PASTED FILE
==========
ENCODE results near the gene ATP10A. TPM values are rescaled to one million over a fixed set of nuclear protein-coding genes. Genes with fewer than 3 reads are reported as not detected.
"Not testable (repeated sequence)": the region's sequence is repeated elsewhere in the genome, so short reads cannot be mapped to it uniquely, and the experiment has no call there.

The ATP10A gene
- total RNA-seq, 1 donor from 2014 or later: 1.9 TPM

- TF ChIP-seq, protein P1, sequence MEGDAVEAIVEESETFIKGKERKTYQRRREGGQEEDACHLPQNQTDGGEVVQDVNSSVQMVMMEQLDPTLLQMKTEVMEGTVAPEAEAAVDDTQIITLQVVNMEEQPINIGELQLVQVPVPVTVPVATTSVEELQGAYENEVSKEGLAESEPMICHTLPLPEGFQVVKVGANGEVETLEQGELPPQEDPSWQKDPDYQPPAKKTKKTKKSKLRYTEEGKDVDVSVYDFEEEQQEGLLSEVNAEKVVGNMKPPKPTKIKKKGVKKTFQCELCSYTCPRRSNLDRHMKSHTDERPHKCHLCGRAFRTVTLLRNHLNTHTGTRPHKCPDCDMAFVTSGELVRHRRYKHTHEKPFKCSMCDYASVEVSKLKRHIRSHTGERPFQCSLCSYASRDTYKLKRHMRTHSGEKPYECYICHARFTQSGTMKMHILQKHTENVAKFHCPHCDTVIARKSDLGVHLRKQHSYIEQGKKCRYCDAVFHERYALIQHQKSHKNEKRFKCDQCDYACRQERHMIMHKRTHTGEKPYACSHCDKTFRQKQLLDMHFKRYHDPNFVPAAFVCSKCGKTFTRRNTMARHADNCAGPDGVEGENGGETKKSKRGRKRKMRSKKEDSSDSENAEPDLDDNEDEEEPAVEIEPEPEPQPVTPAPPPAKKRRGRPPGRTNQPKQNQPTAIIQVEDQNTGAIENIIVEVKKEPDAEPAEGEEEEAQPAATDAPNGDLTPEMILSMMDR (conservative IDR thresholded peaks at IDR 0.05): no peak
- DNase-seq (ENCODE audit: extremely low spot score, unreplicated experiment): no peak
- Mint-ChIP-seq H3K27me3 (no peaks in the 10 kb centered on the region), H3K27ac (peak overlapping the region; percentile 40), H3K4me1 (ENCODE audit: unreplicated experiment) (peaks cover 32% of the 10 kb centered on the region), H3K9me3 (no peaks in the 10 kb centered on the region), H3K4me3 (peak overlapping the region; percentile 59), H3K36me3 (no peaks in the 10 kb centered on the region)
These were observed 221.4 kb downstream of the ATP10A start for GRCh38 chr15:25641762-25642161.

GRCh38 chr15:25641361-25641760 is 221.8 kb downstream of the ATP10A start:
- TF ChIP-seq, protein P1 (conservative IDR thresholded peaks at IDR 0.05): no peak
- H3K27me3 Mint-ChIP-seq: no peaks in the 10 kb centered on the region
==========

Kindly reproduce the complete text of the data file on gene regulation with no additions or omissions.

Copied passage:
ENCODE results near the gene ATP10A. TPM values are rescaled to one million over a fixed set of nuclear protein-coding genes. Genes with fewer than 3 reads are reported as not detected.
"Not testable (repeated sequence)": the region's sequence is repeated elsewhere in the genome, so short reads cannot be mapped to it uniquely, and the experiment has no call there.

The ATP10A gene
- total RNA-seq, 1 donor from 2014 or later: 1.9 TPM

- TF ChIP-seq, protein P1, sequence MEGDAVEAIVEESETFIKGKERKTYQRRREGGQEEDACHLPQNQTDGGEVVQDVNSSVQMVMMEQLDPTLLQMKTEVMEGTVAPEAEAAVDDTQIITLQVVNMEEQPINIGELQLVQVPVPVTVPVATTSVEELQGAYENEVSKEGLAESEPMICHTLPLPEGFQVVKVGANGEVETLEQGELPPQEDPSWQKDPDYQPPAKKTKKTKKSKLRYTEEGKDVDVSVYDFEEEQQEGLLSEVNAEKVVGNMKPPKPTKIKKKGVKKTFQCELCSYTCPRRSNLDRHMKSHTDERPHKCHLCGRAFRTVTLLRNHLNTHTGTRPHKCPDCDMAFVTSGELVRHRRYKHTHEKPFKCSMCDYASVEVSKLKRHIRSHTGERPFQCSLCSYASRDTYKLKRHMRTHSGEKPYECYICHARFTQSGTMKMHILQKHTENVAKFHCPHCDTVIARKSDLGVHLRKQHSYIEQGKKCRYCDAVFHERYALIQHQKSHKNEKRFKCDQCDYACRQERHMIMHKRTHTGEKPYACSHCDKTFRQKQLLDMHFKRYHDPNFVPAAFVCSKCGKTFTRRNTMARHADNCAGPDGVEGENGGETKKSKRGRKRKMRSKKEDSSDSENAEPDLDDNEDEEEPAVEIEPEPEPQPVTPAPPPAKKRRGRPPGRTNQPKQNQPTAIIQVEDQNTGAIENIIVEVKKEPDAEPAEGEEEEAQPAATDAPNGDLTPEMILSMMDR (conservative IDR thresholded peaks at IDR 0.05): no peak
- DNase-seq (ENCODE audit: extremely low spot score, unreplicated experiment): no peak
- Mint-ChIP-seq H3K27me3 (no peaks in the 10 kb centered on the region), H3K27ac (peak overlapping the region; percentile 40), H3K4me1 (ENCODE audit: unreplicated experiment) (peaks cover 32% of the 10 kb centered on the region), H3K9me3 (no peaks in the 10 kb centered on the region), H3K4me3 (peak overlapping the region; percentile 59), H3K36me3 (no peaks in the 10 kb centered on the region)
These were observed 221.4 kb downstream of the ATP10A start for GRCh38 chr15:25641762-25642161.

GRCh38 chr15:25641361-25641760 is 221.8 kb downstream of the ATP10A start:
- TF ChIP-seq, protein P1 (conservative IDR thresholded peaks at IDR 0.05): no peak
- H3K27me3 Mint-ChIP-seq: no peaks in the 10 kb centered on the region